Why would anybody want to…..? Never mind that either, the important point is that it’s at Heathrow. The action reporter must have filmed an interview with Ms Deadman there, before heading to Gatwick for his own live segment.
Gloria and Liam’s next segment was about a possible sugar tax which will add 9p to the price of a Mars bar and £3 per kilo to the cost of processed foods.
“Will that stop people from eating it?” wondered Gloria.
And even if it did, Liam noted, the Government were talking down to “ordinary people”. Their “only joy in life” might be stuffing their faces with junk food, he added while talking down to them himself.
Liam James Halligan was born in London and educated privately at the £20,000 a year John Lyon School in Harrow, his father being a businessman in the construction industry. Liam holds both Irish and British passports.
After being head boy at John Lyon, and gaining A grades at A-level in Economics, Mathematics and English, Liam took a first in Economics at the University of Warwick before completing an MPhil at St Anthony’s, Oxford.
In his three years at Oxford, Mr Halligan was on the ISIS boat crew, Co-President of St Anthony’s College Ball Committee, Treasurer of Oxford University Africa Society and Section Editor of Woodstock Road Editorial.
Liam, nobody likes a smart arse.
After Oxford, the former Treasurer of Oxford University Africa Society did a Cook’s tour of think tank type economics research posts which drew him towards a career in journalism.
Mr Halligan has links with Russia. As a researcher at the LSE, he spent two years in Moscow during which time he wrote a column for The Moscow Times. Do Puffins know anyone else with links to Russia who wrote for the Moscow Times?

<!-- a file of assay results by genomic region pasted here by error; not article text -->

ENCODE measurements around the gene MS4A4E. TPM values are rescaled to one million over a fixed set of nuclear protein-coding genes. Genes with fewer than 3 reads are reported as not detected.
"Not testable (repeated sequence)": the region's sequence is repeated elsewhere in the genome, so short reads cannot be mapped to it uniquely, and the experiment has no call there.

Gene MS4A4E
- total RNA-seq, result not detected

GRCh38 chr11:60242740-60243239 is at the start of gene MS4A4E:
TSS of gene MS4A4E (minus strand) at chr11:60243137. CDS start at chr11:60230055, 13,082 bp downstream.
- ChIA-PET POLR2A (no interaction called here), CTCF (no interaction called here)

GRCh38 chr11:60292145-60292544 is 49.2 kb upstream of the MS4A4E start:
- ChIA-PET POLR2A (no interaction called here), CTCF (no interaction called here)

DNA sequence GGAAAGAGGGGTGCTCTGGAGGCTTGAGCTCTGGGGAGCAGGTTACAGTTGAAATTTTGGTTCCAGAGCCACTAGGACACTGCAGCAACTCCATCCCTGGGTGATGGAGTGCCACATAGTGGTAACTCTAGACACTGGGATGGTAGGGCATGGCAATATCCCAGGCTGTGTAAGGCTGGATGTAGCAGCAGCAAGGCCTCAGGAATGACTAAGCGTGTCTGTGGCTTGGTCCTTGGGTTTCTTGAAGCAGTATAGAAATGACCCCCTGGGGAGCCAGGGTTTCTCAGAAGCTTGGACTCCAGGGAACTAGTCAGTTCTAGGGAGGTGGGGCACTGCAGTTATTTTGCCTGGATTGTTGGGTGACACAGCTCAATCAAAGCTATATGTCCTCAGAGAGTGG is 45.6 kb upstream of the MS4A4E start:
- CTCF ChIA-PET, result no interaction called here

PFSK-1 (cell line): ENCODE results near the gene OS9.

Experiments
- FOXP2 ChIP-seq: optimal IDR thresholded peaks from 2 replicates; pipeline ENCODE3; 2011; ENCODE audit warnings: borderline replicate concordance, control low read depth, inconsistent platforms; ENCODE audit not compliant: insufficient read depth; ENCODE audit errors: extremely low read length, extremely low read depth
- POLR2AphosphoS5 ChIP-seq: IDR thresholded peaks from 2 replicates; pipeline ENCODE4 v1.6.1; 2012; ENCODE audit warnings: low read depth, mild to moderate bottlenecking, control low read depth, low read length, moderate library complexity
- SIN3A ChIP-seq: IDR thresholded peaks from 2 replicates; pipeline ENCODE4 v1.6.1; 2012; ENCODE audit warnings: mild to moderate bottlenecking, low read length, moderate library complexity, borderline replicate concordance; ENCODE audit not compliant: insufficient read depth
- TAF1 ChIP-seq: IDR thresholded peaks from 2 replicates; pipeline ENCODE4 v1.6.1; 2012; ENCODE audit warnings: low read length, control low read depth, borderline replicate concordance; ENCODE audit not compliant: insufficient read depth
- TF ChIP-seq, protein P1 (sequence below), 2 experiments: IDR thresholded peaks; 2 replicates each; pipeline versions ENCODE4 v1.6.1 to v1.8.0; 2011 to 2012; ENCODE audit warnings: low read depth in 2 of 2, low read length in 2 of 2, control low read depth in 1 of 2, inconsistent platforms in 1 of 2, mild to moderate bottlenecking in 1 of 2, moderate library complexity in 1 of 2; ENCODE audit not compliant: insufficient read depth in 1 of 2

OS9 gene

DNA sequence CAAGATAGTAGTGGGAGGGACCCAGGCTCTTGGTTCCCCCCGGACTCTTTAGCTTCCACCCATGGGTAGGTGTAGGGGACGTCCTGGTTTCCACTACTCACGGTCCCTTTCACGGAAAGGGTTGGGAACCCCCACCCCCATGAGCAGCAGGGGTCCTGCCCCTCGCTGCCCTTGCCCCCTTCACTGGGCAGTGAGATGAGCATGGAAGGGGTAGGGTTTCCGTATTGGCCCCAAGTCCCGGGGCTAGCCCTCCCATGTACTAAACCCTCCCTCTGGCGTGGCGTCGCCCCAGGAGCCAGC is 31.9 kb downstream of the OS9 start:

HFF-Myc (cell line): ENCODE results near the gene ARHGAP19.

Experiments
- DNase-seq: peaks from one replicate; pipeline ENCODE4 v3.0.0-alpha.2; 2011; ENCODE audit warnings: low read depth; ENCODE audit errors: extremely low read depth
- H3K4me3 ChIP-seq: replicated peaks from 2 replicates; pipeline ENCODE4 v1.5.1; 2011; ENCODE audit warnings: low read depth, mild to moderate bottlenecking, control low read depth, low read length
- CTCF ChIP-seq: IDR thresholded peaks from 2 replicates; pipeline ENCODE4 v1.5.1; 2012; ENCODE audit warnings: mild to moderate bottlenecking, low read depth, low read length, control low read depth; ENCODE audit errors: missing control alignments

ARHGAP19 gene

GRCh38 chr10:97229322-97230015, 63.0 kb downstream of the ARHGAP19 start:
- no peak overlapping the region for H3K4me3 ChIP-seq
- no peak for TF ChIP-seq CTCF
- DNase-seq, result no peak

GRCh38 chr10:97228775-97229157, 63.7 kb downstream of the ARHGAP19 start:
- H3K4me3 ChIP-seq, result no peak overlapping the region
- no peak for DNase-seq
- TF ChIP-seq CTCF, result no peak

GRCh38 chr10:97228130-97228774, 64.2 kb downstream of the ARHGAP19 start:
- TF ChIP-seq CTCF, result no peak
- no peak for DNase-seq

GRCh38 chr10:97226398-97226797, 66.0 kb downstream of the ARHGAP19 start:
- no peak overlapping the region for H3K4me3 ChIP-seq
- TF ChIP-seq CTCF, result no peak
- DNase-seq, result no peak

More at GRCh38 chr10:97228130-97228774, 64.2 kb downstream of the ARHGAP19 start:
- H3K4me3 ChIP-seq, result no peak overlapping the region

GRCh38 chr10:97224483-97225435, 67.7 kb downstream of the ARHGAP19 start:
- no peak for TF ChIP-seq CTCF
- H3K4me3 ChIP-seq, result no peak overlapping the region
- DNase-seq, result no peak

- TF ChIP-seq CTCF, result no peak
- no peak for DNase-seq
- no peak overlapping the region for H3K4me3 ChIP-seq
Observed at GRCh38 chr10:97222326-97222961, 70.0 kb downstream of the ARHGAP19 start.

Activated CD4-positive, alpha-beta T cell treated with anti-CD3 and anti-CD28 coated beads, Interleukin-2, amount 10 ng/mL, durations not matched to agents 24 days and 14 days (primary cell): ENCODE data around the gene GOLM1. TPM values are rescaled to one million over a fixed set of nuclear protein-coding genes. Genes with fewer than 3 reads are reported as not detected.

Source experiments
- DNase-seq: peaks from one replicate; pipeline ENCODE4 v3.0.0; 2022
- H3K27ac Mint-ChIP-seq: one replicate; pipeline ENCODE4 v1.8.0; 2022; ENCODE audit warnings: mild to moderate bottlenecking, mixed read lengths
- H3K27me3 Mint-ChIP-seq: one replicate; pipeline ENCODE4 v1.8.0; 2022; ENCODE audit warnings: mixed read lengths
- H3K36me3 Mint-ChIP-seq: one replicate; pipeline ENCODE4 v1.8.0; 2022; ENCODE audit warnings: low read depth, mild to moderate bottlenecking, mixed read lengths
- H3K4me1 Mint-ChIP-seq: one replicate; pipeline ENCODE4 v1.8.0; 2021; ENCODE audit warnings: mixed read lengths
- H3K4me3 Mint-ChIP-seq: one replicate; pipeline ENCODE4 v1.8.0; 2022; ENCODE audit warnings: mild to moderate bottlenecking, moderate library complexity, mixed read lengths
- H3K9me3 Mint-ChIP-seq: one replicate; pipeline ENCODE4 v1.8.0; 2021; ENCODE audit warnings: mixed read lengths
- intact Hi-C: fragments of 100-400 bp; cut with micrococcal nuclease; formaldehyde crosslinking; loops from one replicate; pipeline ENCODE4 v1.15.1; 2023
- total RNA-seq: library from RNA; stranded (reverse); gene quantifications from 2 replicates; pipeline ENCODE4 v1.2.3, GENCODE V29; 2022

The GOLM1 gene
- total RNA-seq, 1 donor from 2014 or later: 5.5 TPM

Yes, they do. Step forward and take a bow, a certain 25-year-old BBC News Wrong-Think Finder General, Miss Marianna Spring.
Upon returning to England, Liam Halligan tucked his knees under the cosy leftie table at Channel Four and has remained there for sixteen years while also writing columns and making appearances in other media.
As you might expect of a great economist, Liam has his own business, Bridge House Productions Limited, formerly known as Liam Halligan Limited.
Unfortunately, in its most recent submissions to Companies House, dated 31st March 2020, Bridge House Productions Limited has total assets, capital and reserves of only £114.
Not to worry, during the previous financial year they were still able to forward an interest-free loan of £5947 to company director, Mr L Halligan.
Equally generously, the company was able to make another interest-free loan of £5946 to the company’s other director and company secretary, Ms L Ward. Ms Lucy Miranda Ward (not her real name), in case you haven’t already guessed, is Mr Halligan’s wife.
In the interests of equality, Ms Ward was educated privately at the £38,000 per annum Cheadle Hulme School before graduating from Oxford University in Early and Middle English.
As with Gloria de Peio’s other half, Miss Ward is a Guardian type having worked for the anti-abolitionist slaver founded publication for ten years before being a freelancer there for a subsequent five.
For the last two years, she has been writing a non-fiction book about inoculation which is to be published soon. Her husband is already a published author, his most recent work being Home Truths: The UK s chronic housing shortage how it happened, why it matters and the way to solve it.
Liam’s hard work at public school, Oxbridge, think tank land, Moscow and Channel 4 has paid off handsomely with his great work a mere 28,581 places behind the Marquis de Sade’s benchmark publication 120 Days of Sodom in the Amazon best sellers list.
Which brings us to the most important thing that’s happened this week. Our dear friends from Brexit days, Le Monde, report that the original manuscript of 120 Days of Sodom has been sold for four and a half million
My French isn’t great, but the article appears to suggest that the work was found rolled up inside a dark and foul-smelling secret cavity, that once held De Sade (no, don’t, behave yourselves), leftover from when the author was imprisoned in a French jail.
Smelling of fish and with a texture of cardboard, De Sade’s scroll has been bought by a well known and exceptionally generous collector, Mounsuir L’Etat, albeit it with other people’s money.
Le Monde concludes that the influence of the Marquis’ work has, “Left a deep mark on a number of amateurs” (il a profondément marqué de nombreux auteurs).